Officers must also monitor the video feed of detainees in their cells “for indications of the existence of conditions or situations that may require intervention.” Id. Officers can see the video feeds on a large monitor display that is also accessible from the booking area. Lieutenant Rodney Anderson, then a Sergeant, was supervising the detention area at the time and had monitors in his office as well. Although all officers were expected to watch the monitors, no officer was specifically assigned to the job.
For the first twenty minutes Phillips was in his cell, video footage shows him swaying on the bench inside, hunching over, and repeatedly dropping his sandwich. Phillips nearly fell to the ground at 2:35 p.m. but put out a hand to catch himself. Detention officer Melissa Ouderkirk recorded a cell check at that time. At 2:36 p.m. Phillips fell completely to the floor. He struggled back to the bench where he rocked while hunched over, grabbing at his head and midsection. Phillips nearly fell again four minutes later. He struggled to remain on the bench, swayed, and fell to all fours at 2:45 p.m. Phillips swayed while in a crouching position for the next several minutes, falling again at 2:50 p.m. Phillips returned to the bench a final time, still hunched over and rocking, before rolling off the bench at 2:54 p.m. Phillips remained in the same position once on the ground. Ouderkirk recorded another cell check at 3:04 p.m.
A pool of vomit began to form around Phillips's head at 3:23 p.m. At 3:39 p.m., the “pile of vomit coming from Phillips[’s] mouth is noticeably larger.” DE 53-10, Invest. Rep., Page ID 728. No further movement or breathing was detected after 3:46 p.m. Kelley recorded a cell check at that time. Kelley claimed that he looked into the cell and observed Phillips on the floor, stating that he assumed Phillips was asleep although he could not tell whether Phillips was breathing. An internal investigation concluded that Kelley did not look or stop at Phillips's cell and therefore violated the cell check policy.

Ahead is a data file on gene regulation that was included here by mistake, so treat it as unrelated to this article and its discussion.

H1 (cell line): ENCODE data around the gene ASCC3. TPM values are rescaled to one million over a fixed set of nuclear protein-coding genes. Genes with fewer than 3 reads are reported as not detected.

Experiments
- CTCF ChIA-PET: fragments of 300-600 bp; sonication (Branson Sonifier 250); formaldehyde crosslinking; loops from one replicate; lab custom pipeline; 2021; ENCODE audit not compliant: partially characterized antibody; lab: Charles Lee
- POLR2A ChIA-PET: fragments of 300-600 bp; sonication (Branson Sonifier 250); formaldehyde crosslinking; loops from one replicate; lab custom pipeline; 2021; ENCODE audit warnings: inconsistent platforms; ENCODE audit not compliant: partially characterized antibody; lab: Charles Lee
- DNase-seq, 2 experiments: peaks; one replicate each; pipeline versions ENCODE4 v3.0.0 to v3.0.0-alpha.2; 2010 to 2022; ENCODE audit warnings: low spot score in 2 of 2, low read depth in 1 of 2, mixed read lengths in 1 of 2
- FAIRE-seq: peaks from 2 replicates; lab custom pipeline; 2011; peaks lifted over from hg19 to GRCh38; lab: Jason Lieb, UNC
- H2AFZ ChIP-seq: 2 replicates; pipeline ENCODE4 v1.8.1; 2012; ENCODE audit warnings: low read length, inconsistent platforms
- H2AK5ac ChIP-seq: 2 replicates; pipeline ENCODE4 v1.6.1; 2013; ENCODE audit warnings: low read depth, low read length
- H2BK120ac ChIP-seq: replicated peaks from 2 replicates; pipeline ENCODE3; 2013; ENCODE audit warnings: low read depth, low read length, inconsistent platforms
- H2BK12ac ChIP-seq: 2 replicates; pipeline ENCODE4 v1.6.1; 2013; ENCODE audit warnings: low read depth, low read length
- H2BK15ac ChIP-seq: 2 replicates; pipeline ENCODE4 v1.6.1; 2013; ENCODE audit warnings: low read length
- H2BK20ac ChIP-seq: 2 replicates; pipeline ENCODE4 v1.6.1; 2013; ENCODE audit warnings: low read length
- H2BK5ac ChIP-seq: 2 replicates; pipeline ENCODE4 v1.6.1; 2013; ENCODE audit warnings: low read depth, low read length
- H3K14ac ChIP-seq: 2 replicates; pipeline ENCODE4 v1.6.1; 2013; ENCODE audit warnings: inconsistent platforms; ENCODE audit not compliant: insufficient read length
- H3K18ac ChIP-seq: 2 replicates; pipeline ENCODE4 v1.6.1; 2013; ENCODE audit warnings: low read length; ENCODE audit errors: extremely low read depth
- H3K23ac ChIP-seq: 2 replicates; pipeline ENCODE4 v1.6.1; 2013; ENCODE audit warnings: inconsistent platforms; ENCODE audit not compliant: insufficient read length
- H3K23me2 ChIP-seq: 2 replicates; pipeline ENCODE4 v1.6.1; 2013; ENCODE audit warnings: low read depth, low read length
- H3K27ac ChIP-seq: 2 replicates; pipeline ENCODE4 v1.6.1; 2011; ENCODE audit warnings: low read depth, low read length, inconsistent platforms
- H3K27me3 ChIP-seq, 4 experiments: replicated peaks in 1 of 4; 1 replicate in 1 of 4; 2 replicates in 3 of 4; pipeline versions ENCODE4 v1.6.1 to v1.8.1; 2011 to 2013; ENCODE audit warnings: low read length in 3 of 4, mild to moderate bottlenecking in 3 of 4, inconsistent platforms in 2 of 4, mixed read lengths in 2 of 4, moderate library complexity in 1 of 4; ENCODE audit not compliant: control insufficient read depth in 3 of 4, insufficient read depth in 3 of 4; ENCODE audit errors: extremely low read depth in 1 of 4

Kelley placed another detainee in Phillips's cell at 3:57 p.m. Kelley stated that he had observed Phillips lying on the floor via the monitors and observed him on the floor when he placed the other detainee in the cell. Kelley could not determine whether Phillips was breathing but did nothing further. These actions also violated department policy. The other detainee, Miguel Wilson, paced vigorously around the cell while waving his arms and singing loudly for the next hour.1 Phillips did not move at all during that time.
Ouderkirk recorded another cell check at 4:29 p.m. but admitted that she did not look into the cell, violating department policy. Ouderkirk entered the cell again at 5:11 p.m. to bring Phillips food. She looked at Phillips and kicked his shoe. When he was unresponsive, Ouderkirk called for help. Kelley entered the cell and began to perform CPR. EMS arrived at approximately 5:19 p.m. and transported Phillips to a local hospital where he was officially pronounced dead at 5:44 p.m. An autopsy concluded that Phillips most likely died of “multiple drug intoxication,” having ingested oxycodone, alprazolam, and pregabalin. Phillips had prescriptions for the alprazolam and pregabalin to treat anxiety and epilepsy but did not have a prescription for the oxycodone. His lungs were “very heavy, congested” from “aspiration of gastric contents,” which are “often described in drug intoxication deaths.” DE 53-15, Autopsy, Page ID 790.